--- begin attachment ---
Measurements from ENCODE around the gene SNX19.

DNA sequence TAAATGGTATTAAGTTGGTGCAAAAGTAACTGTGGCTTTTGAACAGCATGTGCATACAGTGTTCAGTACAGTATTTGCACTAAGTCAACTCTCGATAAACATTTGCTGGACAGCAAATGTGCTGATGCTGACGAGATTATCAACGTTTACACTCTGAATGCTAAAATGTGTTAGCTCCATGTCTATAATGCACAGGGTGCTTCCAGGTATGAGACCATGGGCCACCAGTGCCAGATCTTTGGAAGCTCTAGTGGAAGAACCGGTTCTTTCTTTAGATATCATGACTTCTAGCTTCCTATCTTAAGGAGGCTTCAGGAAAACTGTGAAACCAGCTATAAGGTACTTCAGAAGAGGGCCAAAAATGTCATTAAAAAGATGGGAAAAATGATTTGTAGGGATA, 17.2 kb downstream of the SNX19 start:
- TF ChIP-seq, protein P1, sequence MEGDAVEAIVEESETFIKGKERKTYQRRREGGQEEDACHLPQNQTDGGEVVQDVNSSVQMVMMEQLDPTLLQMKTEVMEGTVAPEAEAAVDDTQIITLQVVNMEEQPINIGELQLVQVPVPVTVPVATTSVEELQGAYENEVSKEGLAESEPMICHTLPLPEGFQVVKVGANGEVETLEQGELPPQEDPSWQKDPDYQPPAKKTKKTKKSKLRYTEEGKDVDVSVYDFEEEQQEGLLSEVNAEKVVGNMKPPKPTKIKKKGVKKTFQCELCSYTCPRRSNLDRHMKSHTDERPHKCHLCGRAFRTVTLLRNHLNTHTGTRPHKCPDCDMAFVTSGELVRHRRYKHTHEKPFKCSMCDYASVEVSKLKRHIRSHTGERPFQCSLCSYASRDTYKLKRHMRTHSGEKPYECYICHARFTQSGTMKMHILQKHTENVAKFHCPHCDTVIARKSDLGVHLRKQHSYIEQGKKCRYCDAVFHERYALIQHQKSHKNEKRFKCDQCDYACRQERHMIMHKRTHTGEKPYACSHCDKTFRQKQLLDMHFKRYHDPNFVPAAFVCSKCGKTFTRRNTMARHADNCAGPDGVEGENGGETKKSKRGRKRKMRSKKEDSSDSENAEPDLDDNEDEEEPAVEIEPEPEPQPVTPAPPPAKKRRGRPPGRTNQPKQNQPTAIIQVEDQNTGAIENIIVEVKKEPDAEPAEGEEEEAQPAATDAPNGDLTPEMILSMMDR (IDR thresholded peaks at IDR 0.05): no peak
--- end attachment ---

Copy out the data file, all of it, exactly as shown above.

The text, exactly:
Measurements from ENCODE around the gene SNX19.

DNA sequence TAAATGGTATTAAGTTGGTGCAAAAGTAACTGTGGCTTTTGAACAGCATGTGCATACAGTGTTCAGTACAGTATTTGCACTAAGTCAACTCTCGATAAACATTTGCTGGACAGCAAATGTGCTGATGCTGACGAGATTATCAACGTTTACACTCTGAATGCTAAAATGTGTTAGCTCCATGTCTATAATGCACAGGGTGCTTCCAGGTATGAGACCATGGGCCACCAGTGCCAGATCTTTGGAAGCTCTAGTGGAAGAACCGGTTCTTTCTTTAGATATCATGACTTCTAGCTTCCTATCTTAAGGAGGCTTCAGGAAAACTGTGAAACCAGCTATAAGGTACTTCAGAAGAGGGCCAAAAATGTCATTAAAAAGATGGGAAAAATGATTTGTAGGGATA, 17.2 kb downstream of the SNX19 start:
- TF ChIP-seq, protein P1, sequence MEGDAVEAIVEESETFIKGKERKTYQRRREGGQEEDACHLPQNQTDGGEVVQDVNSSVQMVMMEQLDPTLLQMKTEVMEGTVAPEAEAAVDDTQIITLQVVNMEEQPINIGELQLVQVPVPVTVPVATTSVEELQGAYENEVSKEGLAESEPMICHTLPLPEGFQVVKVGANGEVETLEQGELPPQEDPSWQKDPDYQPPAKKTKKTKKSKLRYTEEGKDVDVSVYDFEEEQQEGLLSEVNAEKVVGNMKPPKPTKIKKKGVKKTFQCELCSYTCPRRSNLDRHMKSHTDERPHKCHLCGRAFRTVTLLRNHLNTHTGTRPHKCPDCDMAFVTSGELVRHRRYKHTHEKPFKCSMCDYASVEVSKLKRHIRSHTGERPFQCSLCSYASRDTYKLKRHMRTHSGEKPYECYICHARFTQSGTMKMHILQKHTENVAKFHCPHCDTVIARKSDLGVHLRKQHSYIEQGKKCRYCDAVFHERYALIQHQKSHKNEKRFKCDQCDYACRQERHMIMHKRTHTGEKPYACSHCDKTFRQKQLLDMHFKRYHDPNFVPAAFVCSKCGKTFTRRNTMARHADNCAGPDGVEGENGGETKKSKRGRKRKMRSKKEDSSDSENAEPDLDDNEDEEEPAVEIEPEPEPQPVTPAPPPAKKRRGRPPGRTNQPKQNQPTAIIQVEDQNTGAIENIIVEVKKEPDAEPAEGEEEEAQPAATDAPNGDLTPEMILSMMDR (IDR thresholded peaks at IDR 0.05): no peak